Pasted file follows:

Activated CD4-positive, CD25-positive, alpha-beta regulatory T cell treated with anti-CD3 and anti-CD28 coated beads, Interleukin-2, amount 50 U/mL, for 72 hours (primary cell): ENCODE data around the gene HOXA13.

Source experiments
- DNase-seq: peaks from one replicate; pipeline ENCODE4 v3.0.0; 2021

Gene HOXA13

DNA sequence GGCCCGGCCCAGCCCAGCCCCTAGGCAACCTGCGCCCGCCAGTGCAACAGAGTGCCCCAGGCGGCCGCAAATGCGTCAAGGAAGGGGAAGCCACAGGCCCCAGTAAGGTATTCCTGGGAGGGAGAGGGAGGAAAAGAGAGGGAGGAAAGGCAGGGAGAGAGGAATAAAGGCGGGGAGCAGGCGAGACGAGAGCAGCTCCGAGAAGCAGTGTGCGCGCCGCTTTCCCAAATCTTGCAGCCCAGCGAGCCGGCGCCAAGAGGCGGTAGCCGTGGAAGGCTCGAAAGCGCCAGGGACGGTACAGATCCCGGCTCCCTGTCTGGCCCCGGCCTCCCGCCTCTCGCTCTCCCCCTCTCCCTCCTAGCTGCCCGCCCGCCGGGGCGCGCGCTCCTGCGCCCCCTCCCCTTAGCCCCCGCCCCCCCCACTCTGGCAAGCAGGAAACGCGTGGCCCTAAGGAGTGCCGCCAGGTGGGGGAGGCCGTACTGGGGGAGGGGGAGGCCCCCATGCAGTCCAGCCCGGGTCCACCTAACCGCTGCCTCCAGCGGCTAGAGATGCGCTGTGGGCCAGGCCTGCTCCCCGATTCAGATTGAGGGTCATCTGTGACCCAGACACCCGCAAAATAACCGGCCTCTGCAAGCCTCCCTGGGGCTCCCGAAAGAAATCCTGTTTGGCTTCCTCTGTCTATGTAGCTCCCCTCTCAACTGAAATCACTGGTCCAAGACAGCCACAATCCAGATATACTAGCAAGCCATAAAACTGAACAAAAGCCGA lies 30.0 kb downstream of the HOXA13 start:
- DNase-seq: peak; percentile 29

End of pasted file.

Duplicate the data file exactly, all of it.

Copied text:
Activated CD4-positive, CD25-positive, alpha-beta regulatory T cell treated with anti-CD3 and anti-CD28 coated beads, Interleukin-2, amount 50 U/mL, for 72 hours (primary cell): ENCODE data around the gene HOXA13.

Source experiments
- DNase-seq: peaks from one replicate; pipeline ENCODE4 v3.0.0; 2021

Gene HOXA13

DNA sequence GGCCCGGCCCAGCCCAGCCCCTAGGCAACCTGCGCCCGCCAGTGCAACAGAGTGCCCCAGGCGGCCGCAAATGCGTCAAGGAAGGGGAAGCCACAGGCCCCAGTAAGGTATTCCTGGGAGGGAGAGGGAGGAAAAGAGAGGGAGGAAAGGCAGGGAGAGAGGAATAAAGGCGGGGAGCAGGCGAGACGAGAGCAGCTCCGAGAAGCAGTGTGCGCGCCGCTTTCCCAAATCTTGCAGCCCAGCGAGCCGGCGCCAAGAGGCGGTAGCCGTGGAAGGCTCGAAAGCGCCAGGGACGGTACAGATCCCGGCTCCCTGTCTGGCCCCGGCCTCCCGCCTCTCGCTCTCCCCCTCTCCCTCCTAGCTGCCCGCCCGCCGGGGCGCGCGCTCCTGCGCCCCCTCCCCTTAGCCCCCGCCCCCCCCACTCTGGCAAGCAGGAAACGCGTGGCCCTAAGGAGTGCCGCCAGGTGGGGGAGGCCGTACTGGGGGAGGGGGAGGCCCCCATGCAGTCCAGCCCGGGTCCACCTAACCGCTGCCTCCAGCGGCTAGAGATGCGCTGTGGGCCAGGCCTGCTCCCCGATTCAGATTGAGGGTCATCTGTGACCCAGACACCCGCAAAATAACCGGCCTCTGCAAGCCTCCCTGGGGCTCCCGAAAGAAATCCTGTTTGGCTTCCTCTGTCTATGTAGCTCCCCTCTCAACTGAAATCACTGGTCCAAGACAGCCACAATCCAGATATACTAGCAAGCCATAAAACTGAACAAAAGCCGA lies 30.0 kb downstream of the HOXA13 start:
- DNase-seq: peak; percentile 29